When a longtime All-Star takes on a support role, there is the risk of rejection. Think of Allen Iverson going to the Memphis Grizzlies. But when Blake Griffin signed with the Brooklyn Nets in March 2021, he did more with less playing time. More importantly for Brooklyn, he played his role and made everyone happy (offer not valid in Detroit).
Griffin played essential minutes in the playoffs as a small-ball center. The contribution was vital because the rest of Brooklyn’s center rotation was either small (Jeff Green), young and banged up (Nicolas Claxton), or retired on active duty (DeAndre Jordan).
Griffin is running it back with the Nets on a one-year deal, likely at a bargain price. Griffin will do more of the same for Brooklyn, which is to say he’ll defend, rebound, and try to stay out of the way of the scorers. It is a dramatically different role for the six-time All-Star.
Blake Griffin spent much of his career as a top option
When his delayed rookie season began in 2010, Blake Griffin carried a large chunk of the load for the Los Angeles Clippers. He was the featured performer with the Lob City Clippers after Chris Paul arrived in 2011.
In each of his first five seasons, Griffin was an All-Star and made an All-NBA team every season from 2011–15. Known for his dynamic dunking, he was a force of nature for a while.
But then the injuries came. Griffin missed 47 games in 2015–16. Already out with a knee injury, he broke his hand punching a team employee in January 2016. That probably didn’t make him very popular at company events.
Injuries in the next two seasons also slowed Griffin before a trade sent him to the Detroit Pistons in January 2018.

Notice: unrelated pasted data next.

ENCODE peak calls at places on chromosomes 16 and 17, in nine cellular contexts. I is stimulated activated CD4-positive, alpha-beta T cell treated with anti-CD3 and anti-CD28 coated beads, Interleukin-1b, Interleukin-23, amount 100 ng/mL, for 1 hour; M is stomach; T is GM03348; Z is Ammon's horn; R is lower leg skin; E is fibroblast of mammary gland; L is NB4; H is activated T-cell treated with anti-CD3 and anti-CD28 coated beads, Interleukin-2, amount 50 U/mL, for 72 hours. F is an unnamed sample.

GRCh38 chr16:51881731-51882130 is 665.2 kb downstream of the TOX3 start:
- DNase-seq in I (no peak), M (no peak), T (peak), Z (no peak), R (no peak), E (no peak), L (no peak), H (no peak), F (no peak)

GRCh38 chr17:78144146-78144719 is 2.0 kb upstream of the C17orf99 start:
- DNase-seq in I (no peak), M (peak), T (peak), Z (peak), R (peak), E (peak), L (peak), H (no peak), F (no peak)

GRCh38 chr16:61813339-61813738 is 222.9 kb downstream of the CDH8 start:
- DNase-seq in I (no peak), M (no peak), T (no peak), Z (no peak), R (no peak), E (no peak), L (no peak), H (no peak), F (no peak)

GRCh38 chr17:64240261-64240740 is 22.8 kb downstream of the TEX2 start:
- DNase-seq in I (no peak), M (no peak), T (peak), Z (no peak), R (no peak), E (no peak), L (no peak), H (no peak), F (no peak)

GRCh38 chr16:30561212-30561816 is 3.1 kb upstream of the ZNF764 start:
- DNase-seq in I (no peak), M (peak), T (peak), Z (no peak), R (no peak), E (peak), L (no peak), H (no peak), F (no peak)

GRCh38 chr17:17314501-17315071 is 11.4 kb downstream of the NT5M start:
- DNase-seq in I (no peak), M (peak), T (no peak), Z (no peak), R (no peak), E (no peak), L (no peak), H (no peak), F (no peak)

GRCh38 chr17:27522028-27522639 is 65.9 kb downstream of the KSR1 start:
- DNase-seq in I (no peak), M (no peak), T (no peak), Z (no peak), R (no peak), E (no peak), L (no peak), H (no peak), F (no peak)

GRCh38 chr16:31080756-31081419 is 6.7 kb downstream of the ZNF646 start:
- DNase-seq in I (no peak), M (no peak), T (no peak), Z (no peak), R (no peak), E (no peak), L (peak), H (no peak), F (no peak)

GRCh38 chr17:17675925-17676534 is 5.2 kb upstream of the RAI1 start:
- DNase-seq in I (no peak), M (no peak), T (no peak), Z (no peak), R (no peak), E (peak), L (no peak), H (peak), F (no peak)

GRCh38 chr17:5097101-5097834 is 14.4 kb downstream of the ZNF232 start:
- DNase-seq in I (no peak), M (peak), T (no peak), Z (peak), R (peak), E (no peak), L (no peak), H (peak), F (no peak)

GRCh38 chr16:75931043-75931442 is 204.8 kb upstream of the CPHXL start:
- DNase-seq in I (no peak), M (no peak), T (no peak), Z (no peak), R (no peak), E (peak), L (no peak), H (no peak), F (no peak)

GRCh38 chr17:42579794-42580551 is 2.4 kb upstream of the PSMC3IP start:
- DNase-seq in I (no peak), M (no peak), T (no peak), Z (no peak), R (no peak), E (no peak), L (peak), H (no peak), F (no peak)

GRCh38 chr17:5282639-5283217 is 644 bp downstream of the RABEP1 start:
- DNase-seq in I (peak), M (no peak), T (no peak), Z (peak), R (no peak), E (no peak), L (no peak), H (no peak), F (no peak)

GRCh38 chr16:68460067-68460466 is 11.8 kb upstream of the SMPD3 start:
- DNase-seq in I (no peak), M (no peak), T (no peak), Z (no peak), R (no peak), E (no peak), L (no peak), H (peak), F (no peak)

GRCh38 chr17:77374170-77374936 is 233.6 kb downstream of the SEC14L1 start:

The 2018–19 season was like a time machine for Griffin, who returned to All-NBA form while leading Detroit to the playoffs. But an injured knee late in the season spelled the beginning of the end.
He played only 18 primarily ineffective games for the Pistons in 2019–20. After shooting a woeful 36.5% in 20 games last season, Detroit bought out the final season and a half of the five-year, $173 million deal Griffin signed with the Clippers in 2017. Then it was off to Brooklyn.
Blake Griffin didn’t come to the Brooklyn Nets to be the star
After clearing waivers, Blake Griffin signed a veteran’s minimum contract to go to the Brooklyn Nets. With Kevin Durant, James Harden, and Kyrie Irving already on board, Brooklyn wasn’t looking for All-Star Griffin. They were looking for role player Griffin. That’s something he hadn’t tried before.
In 26 games and 10 starts, Griffin took 7.3 shots a game (his career average is 15.8). He put up 10.0 points, 4.7 rebounds, and 2.4 assists. Griffin also shot the ball well, hitting 49.2% overall and 38.3% from distance. He started every game during the Nets’ playoff run, averaging 9.0 points and 5.9 boards a night.
On Aug. 2, the first day of free agency, Tim Bontemps of ESPN reported that Griffin had agreed to a one-year deal to return to Brooklyn. There is no salary information yet, but anything the Nets pay Griffin will get shaved off the $29.7 million the Pistons owe him for next season.
That allows the Nets to run it back with the same starting five they started the playoffs with before injuries to Harden and Irving disrupted the rotation.
Change is coming to Brooklyn Nets
After their narrow seven-game loss to the NBA champion Milwaukee Bucks in the second round, the Brooklyn Nets opened the offseason as favorites to win the title next season. The Big Three is back, Griffin returns, and sharp-shooter Joe Harris provides plenty of spacing.
ESPN reported Brooklyn is keeping versatile guard Bruce Brown and bringing in veteran guard Patty Mills. The Mills move offsets the loss of Spencer Dinwiddie to the Washington Wizards in a sign-and-trade. Green also left, signing with the Denver Nuggets. The Nets hope veteran James Johnson can replace Green.
Brooklyn also had a strong draft, adding LSU scorer Cam Thomas and North Carolina big man Day’Ron Scott.
Nets GM Sean Marks had a simple goal for the offseason, and he appears to have pulled it off, per Brian Lewis of the New York Post.
“We have a pretty good team, and we’re not trying to reinvent the wheel here. We don’t want to screw it up too bad. We want to add depth at the big position. That’s going to be important from a defensive and rebounding standpoint.”Nets GM Sean Marks
Blake Griffin is back for another go-around. Now, if the Brooklyn Nets could only find someone to take on Jordan’s horrific contract.
Statistics courtesy of Basketball Reference.